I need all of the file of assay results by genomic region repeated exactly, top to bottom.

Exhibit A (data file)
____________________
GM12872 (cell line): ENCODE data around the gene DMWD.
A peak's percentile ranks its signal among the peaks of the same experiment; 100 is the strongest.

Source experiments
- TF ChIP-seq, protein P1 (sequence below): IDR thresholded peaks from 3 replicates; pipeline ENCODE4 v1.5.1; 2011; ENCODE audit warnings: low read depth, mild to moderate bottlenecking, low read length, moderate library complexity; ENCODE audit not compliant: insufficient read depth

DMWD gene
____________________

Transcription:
GM12872 (cell line): ENCODE data around the gene DMWD.
A peak's percentile ranks its signal among the peaks of the same experiment; 100 is the strongest.

Source experiments
- TF ChIP-seq, protein P1 (sequence below): IDR thresholded peaks from 3 replicates; pipeline ENCODE4 v1.5.1; 2011; ENCODE audit warnings: low read depth, mild to moderate bottlenecking, low read length, moderate library complexity; ENCODE audit not compliant: insufficient read depth

DMWD gene